Study

Ecosystem response to changes in water level of Lake Ontario marshes: lessons from the restoration of Cootes Paradise Marsh

  • Published source details Chow-Fraser P. (2005) Ecosystem response to changes in water level of Lake Ontario marshes: lessons from the restoration of Cootes Paradise Marsh. Hydrobiologia, 539, 189-204.

Actions

This study is summarised as evidence for the following.

Action Category

Exclude wild vertebrates: freshwater marshes

Action Link
Marsh and Swamp Conservation
  1. Exclude wild vertebrates: freshwater marshes

    A before-and-after study in 1934–1999 of a freshwater marsh in Ontario, Canada (Chow-Fraser 2005) found that excluding common carp Cyprinus carpio had no significant effect on the area covered by emergent vegetation. Two years after carp exclusion, the area covered by emergent vegetation (19% of the marsh) did not significantly differ from expected coverage given the water level at the time (23–28%). Methods: From spring 1997, a barrier system was used to prevent large carp (>40 cm long) from migrating into the marsh from the adjacent lake. The area of emergent vegetation across the marsh before (1934–1990) and after (1999) carp exclusion was obtained from previously published data (based on aerial photographs or field surveys). Carp had been introduced in 1908. The relationship between emergent vegetation coverage and water level before exclusion was used to determine the expected coverage based on the water level after exclusion. Note that other restoration interventions had been carried out since 1992 (sewage management, watershed land management, planting vegetation; see Smith et al. 2001).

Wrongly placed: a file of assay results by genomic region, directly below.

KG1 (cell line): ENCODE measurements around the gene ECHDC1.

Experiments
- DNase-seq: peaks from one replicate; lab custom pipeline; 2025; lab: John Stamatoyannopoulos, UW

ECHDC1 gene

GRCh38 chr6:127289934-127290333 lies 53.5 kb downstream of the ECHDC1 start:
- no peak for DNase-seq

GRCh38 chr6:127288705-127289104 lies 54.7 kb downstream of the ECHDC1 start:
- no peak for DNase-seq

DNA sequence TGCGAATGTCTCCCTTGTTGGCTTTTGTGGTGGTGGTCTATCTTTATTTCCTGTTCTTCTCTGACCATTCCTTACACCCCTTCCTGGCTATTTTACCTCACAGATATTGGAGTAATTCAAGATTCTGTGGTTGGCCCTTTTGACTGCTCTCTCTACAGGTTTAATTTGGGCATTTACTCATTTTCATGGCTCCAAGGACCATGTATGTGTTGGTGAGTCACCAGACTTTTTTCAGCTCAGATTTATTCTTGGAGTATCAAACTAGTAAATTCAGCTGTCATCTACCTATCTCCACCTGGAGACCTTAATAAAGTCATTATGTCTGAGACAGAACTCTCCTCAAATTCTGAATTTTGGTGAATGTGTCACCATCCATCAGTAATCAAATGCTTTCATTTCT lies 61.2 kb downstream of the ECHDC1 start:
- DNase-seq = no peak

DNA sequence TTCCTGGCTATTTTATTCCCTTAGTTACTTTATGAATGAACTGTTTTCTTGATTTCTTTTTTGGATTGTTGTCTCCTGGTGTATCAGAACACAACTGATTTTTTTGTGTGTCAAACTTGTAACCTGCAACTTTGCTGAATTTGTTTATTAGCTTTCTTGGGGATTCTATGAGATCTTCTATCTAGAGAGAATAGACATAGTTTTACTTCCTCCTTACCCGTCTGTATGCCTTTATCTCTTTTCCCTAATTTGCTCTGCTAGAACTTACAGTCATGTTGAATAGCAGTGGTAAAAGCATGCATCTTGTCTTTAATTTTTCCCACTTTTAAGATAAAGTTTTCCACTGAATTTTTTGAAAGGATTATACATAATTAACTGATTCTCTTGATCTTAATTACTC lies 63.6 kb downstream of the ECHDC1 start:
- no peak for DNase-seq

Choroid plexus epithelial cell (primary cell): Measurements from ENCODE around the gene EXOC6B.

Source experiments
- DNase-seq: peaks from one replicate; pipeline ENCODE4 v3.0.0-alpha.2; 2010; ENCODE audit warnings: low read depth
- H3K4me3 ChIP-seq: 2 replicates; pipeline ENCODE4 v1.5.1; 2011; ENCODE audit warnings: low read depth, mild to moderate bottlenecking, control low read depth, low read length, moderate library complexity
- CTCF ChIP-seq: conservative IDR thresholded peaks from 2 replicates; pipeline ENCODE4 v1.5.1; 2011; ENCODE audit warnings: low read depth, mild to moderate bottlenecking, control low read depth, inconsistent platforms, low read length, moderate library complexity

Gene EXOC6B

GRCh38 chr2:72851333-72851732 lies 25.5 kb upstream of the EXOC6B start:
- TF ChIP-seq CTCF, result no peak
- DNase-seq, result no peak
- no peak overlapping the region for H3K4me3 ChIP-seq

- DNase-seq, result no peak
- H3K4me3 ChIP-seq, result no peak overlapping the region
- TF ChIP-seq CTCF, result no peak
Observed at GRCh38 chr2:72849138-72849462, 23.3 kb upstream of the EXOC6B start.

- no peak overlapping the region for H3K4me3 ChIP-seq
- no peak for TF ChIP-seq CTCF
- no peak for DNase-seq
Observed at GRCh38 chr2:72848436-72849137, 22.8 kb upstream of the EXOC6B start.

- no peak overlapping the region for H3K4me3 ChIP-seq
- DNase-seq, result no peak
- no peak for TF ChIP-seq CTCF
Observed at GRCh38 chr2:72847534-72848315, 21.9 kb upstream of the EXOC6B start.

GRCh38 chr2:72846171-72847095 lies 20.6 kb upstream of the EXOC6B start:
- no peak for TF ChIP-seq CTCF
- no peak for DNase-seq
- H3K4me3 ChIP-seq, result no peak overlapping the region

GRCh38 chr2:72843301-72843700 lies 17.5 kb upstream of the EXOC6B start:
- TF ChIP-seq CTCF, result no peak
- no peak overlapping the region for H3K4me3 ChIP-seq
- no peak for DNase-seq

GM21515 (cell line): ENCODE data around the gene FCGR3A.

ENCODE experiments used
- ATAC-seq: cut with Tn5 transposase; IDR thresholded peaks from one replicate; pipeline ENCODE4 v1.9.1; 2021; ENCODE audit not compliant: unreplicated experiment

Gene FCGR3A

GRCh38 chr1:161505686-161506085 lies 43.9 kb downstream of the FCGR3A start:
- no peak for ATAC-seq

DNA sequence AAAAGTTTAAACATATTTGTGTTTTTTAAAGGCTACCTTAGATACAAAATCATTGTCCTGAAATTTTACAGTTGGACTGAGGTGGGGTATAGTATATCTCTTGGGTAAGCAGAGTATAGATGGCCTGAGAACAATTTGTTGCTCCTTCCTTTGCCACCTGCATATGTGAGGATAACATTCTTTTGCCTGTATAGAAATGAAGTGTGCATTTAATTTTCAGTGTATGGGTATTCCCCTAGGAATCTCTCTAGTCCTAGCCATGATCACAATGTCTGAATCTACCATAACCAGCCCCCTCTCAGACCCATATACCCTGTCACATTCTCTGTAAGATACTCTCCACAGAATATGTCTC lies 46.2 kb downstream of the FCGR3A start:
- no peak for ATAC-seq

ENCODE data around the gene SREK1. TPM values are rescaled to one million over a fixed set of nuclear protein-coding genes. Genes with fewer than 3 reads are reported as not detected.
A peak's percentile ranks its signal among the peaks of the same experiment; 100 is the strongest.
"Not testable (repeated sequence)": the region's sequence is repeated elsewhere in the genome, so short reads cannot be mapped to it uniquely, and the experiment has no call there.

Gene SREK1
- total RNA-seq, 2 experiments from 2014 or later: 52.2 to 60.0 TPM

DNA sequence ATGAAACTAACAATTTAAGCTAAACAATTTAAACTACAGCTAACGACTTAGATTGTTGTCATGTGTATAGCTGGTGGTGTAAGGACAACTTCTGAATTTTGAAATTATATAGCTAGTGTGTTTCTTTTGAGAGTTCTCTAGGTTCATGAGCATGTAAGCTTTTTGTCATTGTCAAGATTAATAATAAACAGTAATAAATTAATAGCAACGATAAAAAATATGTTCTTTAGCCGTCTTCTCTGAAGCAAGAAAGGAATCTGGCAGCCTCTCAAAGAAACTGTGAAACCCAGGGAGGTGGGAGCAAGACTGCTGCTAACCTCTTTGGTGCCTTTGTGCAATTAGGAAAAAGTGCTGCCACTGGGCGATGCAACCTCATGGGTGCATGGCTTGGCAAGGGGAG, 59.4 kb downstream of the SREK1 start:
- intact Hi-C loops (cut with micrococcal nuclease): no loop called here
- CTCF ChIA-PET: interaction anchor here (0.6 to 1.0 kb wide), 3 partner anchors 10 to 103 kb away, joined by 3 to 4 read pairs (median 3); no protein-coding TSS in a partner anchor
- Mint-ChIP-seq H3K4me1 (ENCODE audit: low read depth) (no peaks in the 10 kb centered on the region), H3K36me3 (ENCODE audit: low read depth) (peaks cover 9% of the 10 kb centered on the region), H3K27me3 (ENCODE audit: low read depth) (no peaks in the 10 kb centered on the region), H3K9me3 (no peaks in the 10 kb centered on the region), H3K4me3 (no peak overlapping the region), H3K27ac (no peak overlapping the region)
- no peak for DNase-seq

Additional reference: Smith T., Lundholm J. & Simser L. (2001) Wetland vegetation monitoring in Cootes Paradise: measuring the response to a fishway/carp barrier. Ecological Restoration, 19, 145–154.

    (Summarised by: Nigel Taylor)

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